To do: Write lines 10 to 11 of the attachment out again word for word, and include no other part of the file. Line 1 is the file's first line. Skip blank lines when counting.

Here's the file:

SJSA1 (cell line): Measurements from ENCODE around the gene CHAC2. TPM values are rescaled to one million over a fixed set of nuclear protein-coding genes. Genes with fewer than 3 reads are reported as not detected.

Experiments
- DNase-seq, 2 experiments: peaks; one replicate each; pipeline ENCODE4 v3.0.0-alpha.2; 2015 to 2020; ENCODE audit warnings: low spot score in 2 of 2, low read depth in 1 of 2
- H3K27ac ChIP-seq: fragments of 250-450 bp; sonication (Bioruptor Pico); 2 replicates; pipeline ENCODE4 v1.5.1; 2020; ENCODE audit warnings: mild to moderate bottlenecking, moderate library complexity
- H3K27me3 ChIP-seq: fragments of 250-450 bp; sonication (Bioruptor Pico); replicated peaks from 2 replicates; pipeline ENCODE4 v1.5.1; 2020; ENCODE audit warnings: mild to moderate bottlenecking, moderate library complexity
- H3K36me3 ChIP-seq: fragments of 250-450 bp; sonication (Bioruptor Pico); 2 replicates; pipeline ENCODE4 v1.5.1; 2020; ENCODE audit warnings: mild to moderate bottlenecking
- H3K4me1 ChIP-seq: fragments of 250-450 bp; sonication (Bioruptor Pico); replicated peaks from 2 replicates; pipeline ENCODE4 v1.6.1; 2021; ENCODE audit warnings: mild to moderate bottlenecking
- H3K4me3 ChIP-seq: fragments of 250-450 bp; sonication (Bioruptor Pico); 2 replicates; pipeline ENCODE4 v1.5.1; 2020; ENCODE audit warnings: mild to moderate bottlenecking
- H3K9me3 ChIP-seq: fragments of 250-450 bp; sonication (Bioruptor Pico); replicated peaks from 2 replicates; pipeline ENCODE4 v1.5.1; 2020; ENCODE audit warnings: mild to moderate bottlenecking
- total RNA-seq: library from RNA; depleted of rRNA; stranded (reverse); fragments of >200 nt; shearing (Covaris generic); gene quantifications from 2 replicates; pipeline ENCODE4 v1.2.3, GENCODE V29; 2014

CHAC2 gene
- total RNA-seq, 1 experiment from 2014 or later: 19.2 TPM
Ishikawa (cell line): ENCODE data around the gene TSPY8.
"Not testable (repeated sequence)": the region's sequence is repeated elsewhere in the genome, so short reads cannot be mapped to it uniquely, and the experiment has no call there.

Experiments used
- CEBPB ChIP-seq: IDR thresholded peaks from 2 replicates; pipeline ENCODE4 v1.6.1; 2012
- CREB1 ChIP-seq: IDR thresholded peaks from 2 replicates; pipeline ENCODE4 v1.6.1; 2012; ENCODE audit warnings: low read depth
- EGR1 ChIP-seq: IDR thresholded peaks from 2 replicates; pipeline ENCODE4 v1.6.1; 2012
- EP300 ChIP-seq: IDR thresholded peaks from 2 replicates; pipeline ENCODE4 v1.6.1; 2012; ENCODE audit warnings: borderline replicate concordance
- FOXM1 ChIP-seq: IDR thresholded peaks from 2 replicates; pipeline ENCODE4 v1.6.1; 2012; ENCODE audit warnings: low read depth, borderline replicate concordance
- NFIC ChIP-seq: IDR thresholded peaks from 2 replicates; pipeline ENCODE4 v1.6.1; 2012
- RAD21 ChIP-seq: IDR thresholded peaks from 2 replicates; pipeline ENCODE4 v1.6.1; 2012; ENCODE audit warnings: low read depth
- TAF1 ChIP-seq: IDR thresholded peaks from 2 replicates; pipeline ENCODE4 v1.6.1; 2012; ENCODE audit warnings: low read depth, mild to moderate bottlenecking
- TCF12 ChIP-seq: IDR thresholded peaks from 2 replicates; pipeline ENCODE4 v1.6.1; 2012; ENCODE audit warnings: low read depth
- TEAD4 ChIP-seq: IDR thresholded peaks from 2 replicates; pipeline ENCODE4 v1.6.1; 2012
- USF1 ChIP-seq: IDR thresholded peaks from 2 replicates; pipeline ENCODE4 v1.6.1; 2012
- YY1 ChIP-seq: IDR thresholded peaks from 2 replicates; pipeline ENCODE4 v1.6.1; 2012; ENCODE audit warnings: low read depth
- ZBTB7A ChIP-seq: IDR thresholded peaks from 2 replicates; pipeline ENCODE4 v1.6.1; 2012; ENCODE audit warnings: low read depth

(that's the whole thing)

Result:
- total RNA-seq: library from RNA; depleted of rRNA; stranded (reverse); fragments of >200 nt; shearing (Covaris generic); gene quantifications from 2 replicates; pipeline ENCODE4 v1.2.3, GENCODE V29; 2014

CHAC2 gene